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  Field Notes From
ZipUSA: Pickstown, SD



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Tom Brokaw

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Tom Brokaw



Vincent Musi

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Vincent J. Musi



In most cases these accounts are edited versions of a spoken interview. They have not been researched and may differ from the printed article.

Photographs by Vincent J. Musi
 

Tom Brokaw On Assignment On Assignment
ZipUSA: Pickstown, SD

Field Notes From Author
Tom Brokaw
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While in the post office I met a man who told me, “I have your picture at home!” I asked him how that was possible. “I’m the secretary of the American Legion Post, and you played American Legion baseball,” he said. “We keep very meticulous records.” So I went to his home, and there was a picture of me in my first real baseball uniform. He had all of these details about my life, including my thumbprint. In those days, they were so diligent about making sure we weren’t cheating—like the recent Little League scandal—that we were required to present a copy of our birth certificates and give a thumbprint. Our parents even had to affirm that our birth dates were correct. As I looked through this book from 1953, I saw all of my teenage pals from those days, including Chuck Gremmels, Marc Rhoades, and Jim Welch. It brought back a flood of memories that prompted me to get in touch with a number of my old friends. I hadn’t talked to some of them, I suppose, in 50 years.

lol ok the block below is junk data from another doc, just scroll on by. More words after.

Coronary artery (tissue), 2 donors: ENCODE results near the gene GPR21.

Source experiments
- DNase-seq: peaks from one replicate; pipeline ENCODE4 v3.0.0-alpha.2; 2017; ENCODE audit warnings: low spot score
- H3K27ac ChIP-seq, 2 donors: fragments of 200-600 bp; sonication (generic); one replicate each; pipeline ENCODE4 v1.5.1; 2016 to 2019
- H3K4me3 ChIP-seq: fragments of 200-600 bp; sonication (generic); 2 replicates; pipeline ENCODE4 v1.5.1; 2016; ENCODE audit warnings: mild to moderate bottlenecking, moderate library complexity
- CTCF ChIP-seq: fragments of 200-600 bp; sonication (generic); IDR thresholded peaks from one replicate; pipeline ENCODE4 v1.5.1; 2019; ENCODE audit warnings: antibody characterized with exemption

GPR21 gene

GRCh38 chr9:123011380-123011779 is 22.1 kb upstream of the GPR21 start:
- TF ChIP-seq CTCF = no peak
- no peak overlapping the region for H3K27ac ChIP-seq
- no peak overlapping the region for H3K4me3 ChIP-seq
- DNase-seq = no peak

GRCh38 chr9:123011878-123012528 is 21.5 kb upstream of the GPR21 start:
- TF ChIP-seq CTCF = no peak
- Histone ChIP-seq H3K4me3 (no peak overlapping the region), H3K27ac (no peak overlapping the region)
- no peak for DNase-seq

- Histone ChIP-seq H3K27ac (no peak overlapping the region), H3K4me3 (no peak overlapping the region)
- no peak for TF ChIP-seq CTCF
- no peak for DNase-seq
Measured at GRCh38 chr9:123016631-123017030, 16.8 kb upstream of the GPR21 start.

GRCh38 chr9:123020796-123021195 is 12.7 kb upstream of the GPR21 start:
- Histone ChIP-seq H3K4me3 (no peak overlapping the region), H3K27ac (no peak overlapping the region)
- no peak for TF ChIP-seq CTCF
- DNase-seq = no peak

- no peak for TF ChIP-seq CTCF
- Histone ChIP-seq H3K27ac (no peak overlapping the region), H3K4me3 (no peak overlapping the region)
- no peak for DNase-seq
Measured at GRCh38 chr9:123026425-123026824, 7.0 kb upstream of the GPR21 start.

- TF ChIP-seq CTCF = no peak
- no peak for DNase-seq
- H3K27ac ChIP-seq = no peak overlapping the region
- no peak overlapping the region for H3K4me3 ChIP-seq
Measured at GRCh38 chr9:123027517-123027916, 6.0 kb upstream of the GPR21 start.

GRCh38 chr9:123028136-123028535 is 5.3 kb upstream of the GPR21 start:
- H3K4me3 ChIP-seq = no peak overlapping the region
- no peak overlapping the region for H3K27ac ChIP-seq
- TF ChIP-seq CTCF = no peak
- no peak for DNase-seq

The only bad part of this visit was that it reminded me of how old I am now and how young and innocent I was then. Living in that kind of an environment was a cocoon for me. I had this kind of Tom Sawyer boyhood swimming across the Missouri River, collecting arrowheads in the nearby hills, getting my first rifle when I was 10 or 11, and going fishing with my pals. I’ve learned since then that the world is not just about childhood innocence.

I went to the nearby town of Lake Andes to the old swimming pool where I spent so many hours of my life. It was very strange to see myself as a kid running along the side of the pool. Back then, you couldn’t see six inches (15 centimeters) in front of your eyes. And by the end of the summer your bathing suit had completely faded in color. They’ve since managed to get a water filtration system, and the water is clear. The pool was built in 1936, and it’s still serving the community.



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